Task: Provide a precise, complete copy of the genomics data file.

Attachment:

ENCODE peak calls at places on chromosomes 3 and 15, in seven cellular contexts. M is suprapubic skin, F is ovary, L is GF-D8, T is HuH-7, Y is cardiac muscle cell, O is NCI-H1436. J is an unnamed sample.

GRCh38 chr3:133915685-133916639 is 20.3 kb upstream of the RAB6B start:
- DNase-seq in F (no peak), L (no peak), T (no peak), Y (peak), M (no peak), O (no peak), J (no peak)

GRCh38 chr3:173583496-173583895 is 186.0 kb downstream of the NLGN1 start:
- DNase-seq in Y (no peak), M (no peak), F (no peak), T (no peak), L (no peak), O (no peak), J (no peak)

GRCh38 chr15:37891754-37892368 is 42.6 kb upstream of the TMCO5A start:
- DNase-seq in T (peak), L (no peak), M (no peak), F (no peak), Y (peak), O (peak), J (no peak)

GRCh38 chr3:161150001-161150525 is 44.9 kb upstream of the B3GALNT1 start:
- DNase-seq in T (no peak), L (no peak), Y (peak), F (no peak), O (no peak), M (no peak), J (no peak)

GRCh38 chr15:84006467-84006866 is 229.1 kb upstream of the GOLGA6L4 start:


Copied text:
ENCODE peak calls at places on chromosomes 3 and 15, in seven cellular contexts. M is suprapubic skin, F is ovary, L is GF-D8, T is HuH-7, Y is cardiac muscle cell, O is NCI-H1436. J is an unnamed sample.

GRCh38 chr3:133915685-133916639 is 20.3 kb upstream of the RAB6B start:
- DNase-seq in F (no peak), L (no peak), T (no peak), Y (peak), M (no peak), O (no peak), J (no peak)

GRCh38 chr3:173583496-173583895 is 186.0 kb downstream of the NLGN1 start:
- DNase-seq in Y (no peak), M (no peak), F (no peak), T (no peak), L (no peak), O (no peak), J (no peak)

GRCh38 chr15:37891754-37892368 is 42.6 kb upstream of the TMCO5A start:
- DNase-seq in T (peak), L (no peak), M (no peak), F (no peak), Y (peak), O (peak), J (no peak)

GRCh38 chr3:161150001-161150525 is 44.9 kb upstream of the B3GALNT1 start:
- DNase-seq in T (no peak), L (no peak), Y (peak), F (no peak), O (no peak), M (no peak), J (no peak)

GRCh38 chr15:84006467-84006866 is 229.1 kb upstream of the GOLGA6L4 start: